I’d like to start this by issuing a quick disclaimer: I love my friends. I feel incredibly lucky to have so many amazing people around me. Whether we’re laughing over dinner, dancing the night away or drinking a cup of tea in front of the TV, my friends give me a sense of identity and purpose.
When the coronavirus pandemic hit and lockdown was enforced we, like many others across the world, embraced our newfound virtual social lives with a particular vigour. Meeting up on platforms such as Zoom, Houseparty and WhatsApp became our new normal. Virtual drinks, pub quizzes and online games became part and parcel of everyday life. It all felt very exciting.
Until… it wasn’t anymore. As we come to the end of our fifth week of lockdown, the novelty of video calling has long worn off. No longer am I rushing to organise back-to-back Houseparty sessions and spend hours staring at myself on Zoom. The few calls I’ve had since the initial surge have, inevitably, made me feel a million times better, but when it comes to organising things, my motivation has long gone. Why?
Well, reader, I’ve got a few theories. Number one? I’m bloody shattered. On top of the fact that lockdown is making us feel physically exhausted, I also feel like I’m more stressed than usual, too. It’s not like I’m upset or anxious about any one thing in particular at the moment – I just feel like I’m busier than ever, despite going nowhere.
Because the thing is, I don’t feel like I’ve got all that “spare time” everyone’s talking about. I know that I’m incredibly privileged to be able to work from home right now, but on top of the 9-5 and finding time to destress after work, I don’t have much time to indulge in any lockdown-related activities.
While everyone on social media seems to be baking bread, volunteering or getting crafty, I feel like I’m too busy to do anything but fall asleep on the sofa at 7pm. The idea of spending my whole evening on FaceTime on top of all that leaves me feeling a bit deflated, no matter how hard I try to get into it, and the pressure from social media to have a “thriving” virtual social life makes things even more tricky.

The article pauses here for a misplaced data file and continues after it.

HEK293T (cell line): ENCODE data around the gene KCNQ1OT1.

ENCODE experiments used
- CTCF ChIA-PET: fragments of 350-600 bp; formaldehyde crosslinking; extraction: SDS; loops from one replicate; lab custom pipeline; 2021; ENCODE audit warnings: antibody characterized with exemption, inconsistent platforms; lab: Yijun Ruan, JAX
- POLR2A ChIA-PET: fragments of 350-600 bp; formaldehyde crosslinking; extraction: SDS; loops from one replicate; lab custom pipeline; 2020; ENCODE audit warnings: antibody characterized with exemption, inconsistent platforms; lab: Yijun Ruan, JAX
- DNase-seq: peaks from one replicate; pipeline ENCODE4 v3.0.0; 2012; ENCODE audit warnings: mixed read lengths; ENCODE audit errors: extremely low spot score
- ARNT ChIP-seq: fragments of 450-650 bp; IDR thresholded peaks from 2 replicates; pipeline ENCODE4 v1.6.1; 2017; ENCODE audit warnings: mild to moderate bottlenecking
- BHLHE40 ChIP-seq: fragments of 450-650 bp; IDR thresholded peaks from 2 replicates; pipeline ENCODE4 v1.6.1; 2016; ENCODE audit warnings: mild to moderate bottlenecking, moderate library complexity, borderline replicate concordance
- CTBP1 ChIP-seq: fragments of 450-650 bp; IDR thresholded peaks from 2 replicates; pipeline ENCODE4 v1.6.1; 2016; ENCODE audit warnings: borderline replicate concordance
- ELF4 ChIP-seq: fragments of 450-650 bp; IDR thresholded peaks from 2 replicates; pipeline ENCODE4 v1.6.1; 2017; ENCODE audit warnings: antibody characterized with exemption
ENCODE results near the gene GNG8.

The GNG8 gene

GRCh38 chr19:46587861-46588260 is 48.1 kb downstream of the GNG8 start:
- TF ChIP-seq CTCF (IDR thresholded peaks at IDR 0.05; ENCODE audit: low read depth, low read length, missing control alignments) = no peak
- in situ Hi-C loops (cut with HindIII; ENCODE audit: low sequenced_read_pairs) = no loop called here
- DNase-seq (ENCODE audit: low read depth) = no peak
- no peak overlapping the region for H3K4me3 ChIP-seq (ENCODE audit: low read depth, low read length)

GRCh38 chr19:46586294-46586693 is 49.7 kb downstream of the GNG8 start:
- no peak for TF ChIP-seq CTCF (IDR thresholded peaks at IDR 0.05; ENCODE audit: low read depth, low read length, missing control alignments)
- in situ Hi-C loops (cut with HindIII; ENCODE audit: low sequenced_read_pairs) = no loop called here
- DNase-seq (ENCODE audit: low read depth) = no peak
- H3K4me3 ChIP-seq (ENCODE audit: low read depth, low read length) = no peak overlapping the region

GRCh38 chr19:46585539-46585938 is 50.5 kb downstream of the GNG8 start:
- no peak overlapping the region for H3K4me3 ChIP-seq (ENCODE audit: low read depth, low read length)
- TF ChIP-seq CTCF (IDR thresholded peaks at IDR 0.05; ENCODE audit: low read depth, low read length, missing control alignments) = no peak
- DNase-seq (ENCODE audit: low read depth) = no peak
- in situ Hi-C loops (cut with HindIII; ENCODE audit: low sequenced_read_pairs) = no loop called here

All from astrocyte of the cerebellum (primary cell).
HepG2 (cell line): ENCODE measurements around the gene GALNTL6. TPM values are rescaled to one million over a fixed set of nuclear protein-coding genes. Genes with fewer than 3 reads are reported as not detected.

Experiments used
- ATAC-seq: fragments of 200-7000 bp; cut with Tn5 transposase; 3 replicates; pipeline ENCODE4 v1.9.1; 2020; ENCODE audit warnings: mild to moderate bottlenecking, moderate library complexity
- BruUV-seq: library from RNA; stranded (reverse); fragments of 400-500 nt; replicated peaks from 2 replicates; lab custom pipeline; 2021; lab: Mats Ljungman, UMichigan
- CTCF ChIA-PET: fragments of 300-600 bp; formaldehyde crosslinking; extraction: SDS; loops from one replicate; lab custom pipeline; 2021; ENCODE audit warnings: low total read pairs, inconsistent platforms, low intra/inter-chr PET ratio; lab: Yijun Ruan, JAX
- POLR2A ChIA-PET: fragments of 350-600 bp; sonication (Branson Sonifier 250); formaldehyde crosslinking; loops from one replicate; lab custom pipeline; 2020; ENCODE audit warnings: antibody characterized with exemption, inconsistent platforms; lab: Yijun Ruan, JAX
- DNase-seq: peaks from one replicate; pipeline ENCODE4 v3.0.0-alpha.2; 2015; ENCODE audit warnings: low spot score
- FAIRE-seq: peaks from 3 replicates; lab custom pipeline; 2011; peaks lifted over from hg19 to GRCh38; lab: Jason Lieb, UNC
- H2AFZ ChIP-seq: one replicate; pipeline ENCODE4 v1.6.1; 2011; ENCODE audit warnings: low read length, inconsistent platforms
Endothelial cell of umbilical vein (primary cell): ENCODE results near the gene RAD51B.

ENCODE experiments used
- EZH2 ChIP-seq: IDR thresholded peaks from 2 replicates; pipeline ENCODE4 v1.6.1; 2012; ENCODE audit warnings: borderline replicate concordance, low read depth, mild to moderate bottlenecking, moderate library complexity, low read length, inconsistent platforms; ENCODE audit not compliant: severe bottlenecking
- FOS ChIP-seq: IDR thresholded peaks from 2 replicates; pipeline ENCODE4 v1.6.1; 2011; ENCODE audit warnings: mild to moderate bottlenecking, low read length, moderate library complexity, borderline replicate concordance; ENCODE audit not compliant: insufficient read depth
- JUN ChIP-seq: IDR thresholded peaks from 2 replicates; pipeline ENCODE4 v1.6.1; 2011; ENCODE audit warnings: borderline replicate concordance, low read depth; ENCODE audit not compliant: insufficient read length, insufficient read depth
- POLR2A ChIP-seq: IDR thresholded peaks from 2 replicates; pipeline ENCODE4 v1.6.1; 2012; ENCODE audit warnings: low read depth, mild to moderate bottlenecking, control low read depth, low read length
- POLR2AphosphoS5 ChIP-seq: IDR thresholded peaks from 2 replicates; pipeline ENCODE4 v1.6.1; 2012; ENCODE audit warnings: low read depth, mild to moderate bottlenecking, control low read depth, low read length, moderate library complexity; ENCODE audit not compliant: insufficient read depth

“The highly destabilising nature of the current situation is likely to have created an emotional instability in most of us,” explains Charlotte Armitage, a media and business psychologist at YAFTA. “This emotional instability can create a level of anxiety which we may or may not be aware of. If we are unaware of it, anxiety might present in a number of different ways but it most certainly can result in feeling fatigued and emotionally drained.”
“The additional processing that our brains are required to do to adjust to these new ways of living, new thought patterns and unstable emotions that we encounter during the day is incredibly tiring.”
I’m also finding video calling particularly tough on my mental health. Being able to see (and pick apart) every little thing about the way I speak, smile, look and react during a conversation puts a downer on things. I’ve never been one who has struggled with self-esteem to a large extent, but I feel like every video call is making me feel worse about myself.
I know I’m not the only one who’s feeling this way, but it still feels scary to say it. Now more than ever I want my friends to know that I’m there for them, but that won’t always be over video call. I also understand that, for those people living alone or separated from their families, video calling has been an important lifeline. I get it – speaking with my boyfriend every day is keeping me going right now – and sometimes I really need those moments of connection with my mates. But other times, I need to say no – and I think that’s OK.
For now, I’ll be limiting the number of video calls and virtual meetups I organise, and using messaging and phone calls to break up the time I spend staring at my face on a screen. It’ll make those moments of virtual connection even more special.